Keli Gwyn
Romantic Proposal: “I Do” Serenade

I met Jennette Mbewe here on my blog. She left a comment on a post and mentioned how her husband proposed, performing a song he wrote, along with the others in his music group. I asked if she’d share the story, and she generously agreed to do so.

Jennette is an author, artist, mother, wife, but not always in that order. Born and raised in Minnesota, she grew up enjoying the Northern Lights and the great outdoors. From early on she knew she wanted to be a writer, but she forgot about her dream until recently. Now she balances marriage, mothering two beautiful kiddos, and her literary pursuits.

And now, the story of how Jennifer was swept off her feet by her talented husband, in her own words. . .


Many people have asked us how we met. I’m from Minnesota, my hubby’s from Zambia, Africa, and we live in Texas. If you’d asked him, he would have told you, Ebay. Yes, he’s a comical one. No, we met in Minnesota at a camp.

When James and Jennette first met.

It was the summer of 2000. I was helping a camp in the middle of nowhere Minnesota prepare and decorate for the summer. James and the Zambian Vocal Group were in route for Canada for a tour, when they were informed that their visas weren’t ready. They were stuck in Minnesota for a week, but they knew someone who knew someone who knew of this camp. Viola! Problem solved. They would stay at the camp.

My first impression? He liked to talk a lot. When I first met him he was going on about measuring the football field with a pine needle or something, and how they were going to have the world championship of foosball later that evening or the next, I don’t exactly remember. A couple of days later, I heard James and his group sing for the first time. They asked the audience if anyone knew the song: The Lion Sleeps Tonight, and in my naivety, I raised my hand. So, there I was singing: In the jungle, the mighty jungle, the lion sleeps tonight…acapella style. Yeah, that didn’t go over very well. It’s not the same as belting it out in the barn with only cows to worry about.

But we had a connection. One time, he was playing the piano and I asked, “Do you know–” and he started playing the song I was going to ask him. Freaky. The song: Fur Elise. While everyone was out having fun, he and some of the Zambian dudes stayed behind to help us finish the cardboard planets and animals, so that we would be able to go watch the fireworks later. We did a lot of talking. Then they had to leave.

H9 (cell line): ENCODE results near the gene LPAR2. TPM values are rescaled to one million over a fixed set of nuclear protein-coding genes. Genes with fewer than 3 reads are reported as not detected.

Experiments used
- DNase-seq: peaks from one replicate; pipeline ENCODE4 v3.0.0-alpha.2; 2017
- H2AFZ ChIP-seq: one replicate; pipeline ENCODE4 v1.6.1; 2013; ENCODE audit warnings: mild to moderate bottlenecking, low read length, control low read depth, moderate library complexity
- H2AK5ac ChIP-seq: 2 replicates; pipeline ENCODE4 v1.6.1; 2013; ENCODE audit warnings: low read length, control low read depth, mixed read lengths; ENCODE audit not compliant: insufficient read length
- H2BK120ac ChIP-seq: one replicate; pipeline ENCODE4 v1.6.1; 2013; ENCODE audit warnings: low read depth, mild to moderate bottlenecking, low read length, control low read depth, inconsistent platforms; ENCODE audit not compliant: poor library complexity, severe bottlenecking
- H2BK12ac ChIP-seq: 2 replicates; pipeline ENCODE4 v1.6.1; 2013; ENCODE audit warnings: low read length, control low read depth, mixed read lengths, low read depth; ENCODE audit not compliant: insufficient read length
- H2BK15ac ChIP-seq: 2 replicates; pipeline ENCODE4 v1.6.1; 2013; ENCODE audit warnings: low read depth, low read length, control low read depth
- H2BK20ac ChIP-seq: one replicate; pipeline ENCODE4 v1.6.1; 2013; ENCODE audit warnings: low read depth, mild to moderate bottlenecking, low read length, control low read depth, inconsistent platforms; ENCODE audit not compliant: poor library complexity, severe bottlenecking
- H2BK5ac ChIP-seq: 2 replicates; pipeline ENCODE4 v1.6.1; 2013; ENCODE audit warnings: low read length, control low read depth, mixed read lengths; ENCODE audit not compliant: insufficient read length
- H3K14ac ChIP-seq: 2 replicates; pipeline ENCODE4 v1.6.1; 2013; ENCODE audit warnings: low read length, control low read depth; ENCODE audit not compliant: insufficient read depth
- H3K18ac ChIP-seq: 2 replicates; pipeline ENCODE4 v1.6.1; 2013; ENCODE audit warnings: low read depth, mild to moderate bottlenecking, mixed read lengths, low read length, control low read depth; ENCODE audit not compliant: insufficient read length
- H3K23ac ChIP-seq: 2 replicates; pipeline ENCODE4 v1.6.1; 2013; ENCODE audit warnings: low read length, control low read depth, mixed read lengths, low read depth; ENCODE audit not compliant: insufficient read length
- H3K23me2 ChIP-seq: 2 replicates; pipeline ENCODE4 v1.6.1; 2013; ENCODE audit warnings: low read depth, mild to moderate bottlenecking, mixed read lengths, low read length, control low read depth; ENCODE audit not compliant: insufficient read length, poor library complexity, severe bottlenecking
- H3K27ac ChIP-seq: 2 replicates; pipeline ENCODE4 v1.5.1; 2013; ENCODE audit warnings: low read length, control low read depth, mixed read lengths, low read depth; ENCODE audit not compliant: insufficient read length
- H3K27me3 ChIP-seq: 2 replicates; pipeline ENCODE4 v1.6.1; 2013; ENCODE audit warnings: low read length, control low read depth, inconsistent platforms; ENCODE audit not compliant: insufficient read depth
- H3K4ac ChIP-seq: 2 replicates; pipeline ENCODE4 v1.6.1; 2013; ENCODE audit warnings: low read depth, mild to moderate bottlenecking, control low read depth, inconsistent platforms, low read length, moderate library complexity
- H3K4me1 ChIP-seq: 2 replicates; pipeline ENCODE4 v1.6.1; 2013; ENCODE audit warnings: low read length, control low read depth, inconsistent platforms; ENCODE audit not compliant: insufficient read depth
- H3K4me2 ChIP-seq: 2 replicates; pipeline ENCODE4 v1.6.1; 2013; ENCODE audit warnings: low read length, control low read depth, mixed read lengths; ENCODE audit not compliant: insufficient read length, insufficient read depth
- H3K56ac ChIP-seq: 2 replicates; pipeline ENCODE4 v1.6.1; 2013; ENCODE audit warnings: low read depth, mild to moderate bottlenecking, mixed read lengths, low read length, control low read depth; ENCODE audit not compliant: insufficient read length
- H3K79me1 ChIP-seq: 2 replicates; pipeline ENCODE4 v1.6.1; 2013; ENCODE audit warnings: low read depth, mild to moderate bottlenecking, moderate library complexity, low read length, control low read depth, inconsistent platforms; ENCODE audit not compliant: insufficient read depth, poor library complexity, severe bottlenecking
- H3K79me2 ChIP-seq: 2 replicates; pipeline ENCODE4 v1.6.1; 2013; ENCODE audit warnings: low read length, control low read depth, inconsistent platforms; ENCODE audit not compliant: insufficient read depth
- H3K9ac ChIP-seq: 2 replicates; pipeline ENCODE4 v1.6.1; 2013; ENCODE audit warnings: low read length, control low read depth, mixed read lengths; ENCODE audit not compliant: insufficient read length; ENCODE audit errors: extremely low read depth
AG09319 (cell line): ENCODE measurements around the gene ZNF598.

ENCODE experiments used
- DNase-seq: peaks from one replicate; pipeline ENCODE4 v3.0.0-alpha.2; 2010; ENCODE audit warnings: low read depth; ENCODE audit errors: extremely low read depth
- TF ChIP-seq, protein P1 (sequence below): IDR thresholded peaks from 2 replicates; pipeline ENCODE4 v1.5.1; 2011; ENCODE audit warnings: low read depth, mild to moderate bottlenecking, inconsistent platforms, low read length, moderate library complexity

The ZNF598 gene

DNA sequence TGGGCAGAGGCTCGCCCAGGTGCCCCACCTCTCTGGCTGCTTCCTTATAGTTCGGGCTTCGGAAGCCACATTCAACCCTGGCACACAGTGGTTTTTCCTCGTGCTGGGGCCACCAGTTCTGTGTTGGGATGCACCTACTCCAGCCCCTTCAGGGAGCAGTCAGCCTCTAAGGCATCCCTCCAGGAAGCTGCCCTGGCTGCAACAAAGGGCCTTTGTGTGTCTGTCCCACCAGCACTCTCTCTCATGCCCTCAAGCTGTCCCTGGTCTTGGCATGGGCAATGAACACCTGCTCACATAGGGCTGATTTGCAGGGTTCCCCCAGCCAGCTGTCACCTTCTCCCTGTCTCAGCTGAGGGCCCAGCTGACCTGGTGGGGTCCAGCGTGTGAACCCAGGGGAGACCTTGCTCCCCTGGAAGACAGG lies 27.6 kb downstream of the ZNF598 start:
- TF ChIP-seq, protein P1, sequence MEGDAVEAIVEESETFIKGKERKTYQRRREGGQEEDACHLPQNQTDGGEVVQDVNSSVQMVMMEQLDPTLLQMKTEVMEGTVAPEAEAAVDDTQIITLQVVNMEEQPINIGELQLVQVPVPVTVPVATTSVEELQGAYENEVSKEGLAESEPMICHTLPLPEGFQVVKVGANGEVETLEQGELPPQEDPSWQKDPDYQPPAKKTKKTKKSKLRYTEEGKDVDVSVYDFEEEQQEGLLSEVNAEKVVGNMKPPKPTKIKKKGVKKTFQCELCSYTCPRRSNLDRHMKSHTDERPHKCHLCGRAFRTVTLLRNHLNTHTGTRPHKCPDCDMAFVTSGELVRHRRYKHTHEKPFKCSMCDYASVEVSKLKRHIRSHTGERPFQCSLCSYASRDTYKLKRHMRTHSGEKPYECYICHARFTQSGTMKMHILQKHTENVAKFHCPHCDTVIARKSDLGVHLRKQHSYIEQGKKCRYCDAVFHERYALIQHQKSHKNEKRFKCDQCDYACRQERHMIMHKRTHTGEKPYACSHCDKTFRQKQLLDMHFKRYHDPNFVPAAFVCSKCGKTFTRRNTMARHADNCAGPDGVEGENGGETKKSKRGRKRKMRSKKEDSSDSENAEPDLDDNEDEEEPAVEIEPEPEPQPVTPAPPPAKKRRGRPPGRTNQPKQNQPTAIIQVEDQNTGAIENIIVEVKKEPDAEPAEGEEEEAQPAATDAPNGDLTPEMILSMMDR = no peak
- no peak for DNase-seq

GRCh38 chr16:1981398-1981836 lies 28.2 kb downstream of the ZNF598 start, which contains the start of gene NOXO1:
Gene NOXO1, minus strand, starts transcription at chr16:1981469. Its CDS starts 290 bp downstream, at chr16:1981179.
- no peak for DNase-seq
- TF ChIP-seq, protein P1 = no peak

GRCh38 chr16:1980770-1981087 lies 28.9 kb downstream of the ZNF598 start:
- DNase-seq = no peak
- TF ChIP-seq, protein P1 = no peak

Phone calls, emails and handwritten letters ensued. I gave him the third degree. I wasn’t about to get serious with someone I hardly knew. We had an interesting courtship to say the least. We didn’t do the usual dating like most people. Part of that was due to him being on the road all the time and my own personal issues, but he saw something in me and persevered, and for that I’m forever thankful. We had talked about marriage, and he told me he was going to pick out the ring, but as far as how or when, I didn’t know. I just knew he would, eventually.

James and Jennette’s Wedding Day

So, there I was sitting in a living room down in Corsicana, Texas. It was December 17th, 2001. I would be leaving for Minnesota to spend Christmas with my family, and he and the Zambian dudes were preparing for a winter tour. I was watching Waterworld. I had always been curious about the movie since I love water, and I hadn’t seen it yet. So to be interrupted, I was a tad annoyed.

The group would pray before they set out, and so we stood, but suddenly I found myself in the middle of the circle. They sang the “I Do” song. My face was probably beet red. I don’t even know if I heard the whole song, but at the end James got down on one knee and asked me to marry him. And I said yes. It’s been the greatest adventure ever since.


And here’s a video of Jame’s song that he and his group sang for Jennette. . .


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Keli Gwyn
Blogging Break & Guest Post

I’m heading to my church’s Women’s Retreat soon, so I’m not posting today.

I am, however, privileged to be a guest on my friend and agency mate’s blog, Simple Revelations. Amanda Dykes invited me to share the real-life romance of my beloved in-laws, who had “A Shotgun Wedding.” I love their story.